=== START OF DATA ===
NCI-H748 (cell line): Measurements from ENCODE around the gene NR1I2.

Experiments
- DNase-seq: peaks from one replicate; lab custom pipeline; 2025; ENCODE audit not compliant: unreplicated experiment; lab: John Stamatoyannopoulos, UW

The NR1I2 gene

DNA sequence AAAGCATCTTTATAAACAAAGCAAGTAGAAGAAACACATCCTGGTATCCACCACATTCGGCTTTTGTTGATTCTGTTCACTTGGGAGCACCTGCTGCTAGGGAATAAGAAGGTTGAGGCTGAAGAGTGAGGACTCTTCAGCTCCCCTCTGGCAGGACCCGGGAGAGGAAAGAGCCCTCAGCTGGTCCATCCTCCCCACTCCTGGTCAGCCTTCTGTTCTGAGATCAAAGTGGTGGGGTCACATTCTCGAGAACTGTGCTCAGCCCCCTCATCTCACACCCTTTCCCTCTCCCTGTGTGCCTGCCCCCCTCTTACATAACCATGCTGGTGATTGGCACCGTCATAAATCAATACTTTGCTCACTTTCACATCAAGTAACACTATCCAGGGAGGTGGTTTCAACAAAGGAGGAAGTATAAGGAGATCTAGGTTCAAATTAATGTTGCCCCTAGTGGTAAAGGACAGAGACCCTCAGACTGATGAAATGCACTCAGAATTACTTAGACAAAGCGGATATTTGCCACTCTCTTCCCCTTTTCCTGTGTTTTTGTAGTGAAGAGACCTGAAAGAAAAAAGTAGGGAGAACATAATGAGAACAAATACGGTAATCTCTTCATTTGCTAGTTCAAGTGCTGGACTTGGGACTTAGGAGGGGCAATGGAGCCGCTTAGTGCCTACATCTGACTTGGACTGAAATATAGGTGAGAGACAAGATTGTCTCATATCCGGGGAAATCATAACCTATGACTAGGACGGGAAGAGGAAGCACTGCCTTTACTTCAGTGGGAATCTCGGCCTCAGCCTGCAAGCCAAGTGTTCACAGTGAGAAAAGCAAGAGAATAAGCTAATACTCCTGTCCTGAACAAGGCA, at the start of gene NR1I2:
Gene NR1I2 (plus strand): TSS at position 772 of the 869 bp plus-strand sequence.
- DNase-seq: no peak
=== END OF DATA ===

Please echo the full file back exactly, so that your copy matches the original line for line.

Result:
NCI-H748 (cell line): Measurements from ENCODE around the gene NR1I2.

Experiments
- DNase-seq: peaks from one replicate; lab custom pipeline; 2025; ENCODE audit not compliant: unreplicated experiment; lab: John Stamatoyannopoulos, UW

The NR1I2 gene

DNA sequence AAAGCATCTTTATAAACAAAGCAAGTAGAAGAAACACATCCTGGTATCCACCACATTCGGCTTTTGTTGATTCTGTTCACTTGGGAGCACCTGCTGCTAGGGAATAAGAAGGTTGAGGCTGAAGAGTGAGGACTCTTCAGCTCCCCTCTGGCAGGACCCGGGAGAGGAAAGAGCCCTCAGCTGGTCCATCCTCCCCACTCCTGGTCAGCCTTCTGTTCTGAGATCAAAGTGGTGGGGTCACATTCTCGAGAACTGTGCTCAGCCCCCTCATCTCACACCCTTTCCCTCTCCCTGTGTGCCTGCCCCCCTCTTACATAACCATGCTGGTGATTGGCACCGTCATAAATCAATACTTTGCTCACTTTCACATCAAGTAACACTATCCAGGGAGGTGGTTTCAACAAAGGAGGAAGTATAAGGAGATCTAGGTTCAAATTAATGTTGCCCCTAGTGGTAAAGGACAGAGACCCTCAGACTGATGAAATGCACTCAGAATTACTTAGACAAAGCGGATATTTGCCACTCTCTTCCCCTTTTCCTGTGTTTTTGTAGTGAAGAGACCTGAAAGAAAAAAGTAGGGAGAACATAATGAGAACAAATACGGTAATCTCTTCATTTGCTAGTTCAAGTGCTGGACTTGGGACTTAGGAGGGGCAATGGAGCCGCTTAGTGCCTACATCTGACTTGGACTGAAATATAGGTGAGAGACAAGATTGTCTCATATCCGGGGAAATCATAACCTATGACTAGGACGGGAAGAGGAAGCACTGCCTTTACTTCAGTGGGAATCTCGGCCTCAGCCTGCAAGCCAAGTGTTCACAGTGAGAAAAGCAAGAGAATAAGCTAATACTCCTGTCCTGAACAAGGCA, at the start of gene NR1I2:
Gene NR1I2 (plus strand): TSS at position 772 of the 869 bp plus-strand sequence.
- DNase-seq: no peak